I absolutely adore reading - my love for books has had a huge impact on my life! I'm going to grad school to be a children's/YA librarian.
It is autumn 1981 when the inconceivable comes to Blackeberg, a suburb in Sweden. The body of a teenage boy is found, emptied of blood, the murder rumored to be part of a ritual killing. Twelve-year-old Oskar is personally hoping that revenge has come at long last—revenge for the bullying he endures at school, day after day.
But the murder is not the most important thing on his mind. A new girl has moved in next door—a girl who has never seen a Rubik’s Cube before, but who can solve it at once. There is something wrong with her, though, something odd. And she only comes out at night.... (source)
Well, I am no horror novel fan, but I actually think this one is pretty good. I don't know that I'd say that I enjoyed this book because it's really not very pleasant, but it's definitely riveting and well-written. And, of course, horrific.
What I loved best about Let the Right One In is that its purpose is not simply to scare the reader. Although parts of it are most definitely creepy and excessively violent, this book actually tackles some very serious issues and it is, in my opinion, fairly sophisticated literature. The character development that's present for Oskar, Eli, and Hakan is superb. All three of them are multifaceted and, especially in the cases of Oskar and Hakan, change a great deal over the course of the novel. I'm not really used to seeing this in horror novels and so that was a nice surprise.
This is also the most gut wrenching portrayal of bullying that I've ever seen. Oskar's classmates treat him absolutely horribly - and no adults ever do anything about it. His mom kind of knows that it's going on but she doesn't like to think about it so she turns a blind eye and Oskar hides as much as he can from her. His dad's not really in the picture, so no help there. The teachers apparently know - this is pretty clear from the ending, when they know that Oskar's to blame for a certain incident - but they do absolutely nothing to stop it. It's infuriating to read about, especially since this is probably the case for many bullying victims. Oskar's tormented daily - emotionally and physically - and in the beginning he's an absolutely pathetic child. Though he cowers in the face of his bullies, his experiences make him vengeful and as horrible as the bullying was, it was just as terrifying to watch Oskar fantasize about how he could possibly make his bullies regret what they'd done to him. Oskar's in the prime position to grow up and truly do some damage to society, not because he's inherently a bad kid but because he's so desperate for his pain to end and is willing to do whatever it takes to make that happen.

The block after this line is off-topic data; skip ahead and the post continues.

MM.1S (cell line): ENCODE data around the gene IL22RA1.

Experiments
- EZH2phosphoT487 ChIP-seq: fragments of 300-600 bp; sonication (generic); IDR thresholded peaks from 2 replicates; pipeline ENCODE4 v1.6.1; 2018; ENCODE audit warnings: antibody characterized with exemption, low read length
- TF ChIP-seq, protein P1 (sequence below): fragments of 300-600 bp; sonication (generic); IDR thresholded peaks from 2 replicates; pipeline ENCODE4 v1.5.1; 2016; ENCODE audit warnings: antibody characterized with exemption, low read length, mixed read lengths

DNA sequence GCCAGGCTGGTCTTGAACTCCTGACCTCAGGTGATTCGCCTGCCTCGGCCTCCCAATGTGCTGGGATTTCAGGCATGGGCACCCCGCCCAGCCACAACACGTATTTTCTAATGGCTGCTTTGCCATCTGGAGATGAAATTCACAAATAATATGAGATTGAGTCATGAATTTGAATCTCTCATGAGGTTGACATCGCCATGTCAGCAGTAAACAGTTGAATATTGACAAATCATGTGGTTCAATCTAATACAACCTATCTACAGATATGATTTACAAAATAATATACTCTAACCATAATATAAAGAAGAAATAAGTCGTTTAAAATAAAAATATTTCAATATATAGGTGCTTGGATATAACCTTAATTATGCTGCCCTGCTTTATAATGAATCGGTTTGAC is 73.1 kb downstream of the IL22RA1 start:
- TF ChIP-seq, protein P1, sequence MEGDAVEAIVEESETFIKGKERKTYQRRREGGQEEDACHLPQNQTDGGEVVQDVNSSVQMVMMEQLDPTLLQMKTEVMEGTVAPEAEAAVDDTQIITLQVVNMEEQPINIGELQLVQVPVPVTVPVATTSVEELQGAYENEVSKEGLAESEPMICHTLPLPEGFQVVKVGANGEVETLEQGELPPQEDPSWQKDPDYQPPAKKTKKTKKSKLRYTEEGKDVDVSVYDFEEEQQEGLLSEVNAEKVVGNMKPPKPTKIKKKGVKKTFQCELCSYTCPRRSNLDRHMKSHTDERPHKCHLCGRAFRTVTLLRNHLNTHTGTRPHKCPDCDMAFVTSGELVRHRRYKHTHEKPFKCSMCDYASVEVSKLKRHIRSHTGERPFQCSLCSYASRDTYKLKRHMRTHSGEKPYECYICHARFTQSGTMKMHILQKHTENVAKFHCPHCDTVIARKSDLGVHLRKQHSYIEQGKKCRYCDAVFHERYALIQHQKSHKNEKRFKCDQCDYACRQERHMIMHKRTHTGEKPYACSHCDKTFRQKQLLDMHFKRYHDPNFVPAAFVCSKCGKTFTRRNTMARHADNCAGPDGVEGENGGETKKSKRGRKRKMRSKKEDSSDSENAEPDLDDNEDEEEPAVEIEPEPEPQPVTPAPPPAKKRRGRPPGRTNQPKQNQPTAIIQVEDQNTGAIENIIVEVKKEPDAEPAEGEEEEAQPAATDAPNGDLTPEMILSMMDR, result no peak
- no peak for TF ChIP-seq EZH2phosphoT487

It was really refreshing to read a vampire story in which the reader could be sympathetic to the vampire, but the vampire was still very dangerous. Ever since Twilight, literature has been inundated by "vegetarian" vampires. It was really neat to read a story that showed that the vampire wasn't all bad, but certainly was scary and more than willing to hurt people in order to survive.
My main issue with this book is that it definitely didn't need to be as long as it was. I very strongly feel that the whole Virginia/bar crew storyline could have been cut from the plot entirely and the story would have been just as good, if not better. I also didn't feel like that part was properly wrapped up. I mean, we know what happened to Virginia, but what about Lacke and all the rest of them? I don't think that Lindqvist should have included this storyline, but since he did, he should have tied up all of the loose ends with it.
Overall, I think that this is my favorite horror novel that my book club has selected thus far. It held my attention the whole way through and even though there were parts that definitely had me cringing, I didn't feel like the book took anything too far like some of the other horror novels that we've read. I really felt like this one had some substance to it beyond scare factor and I'm so glad that it did. Here's to hoping that we read many more like this one!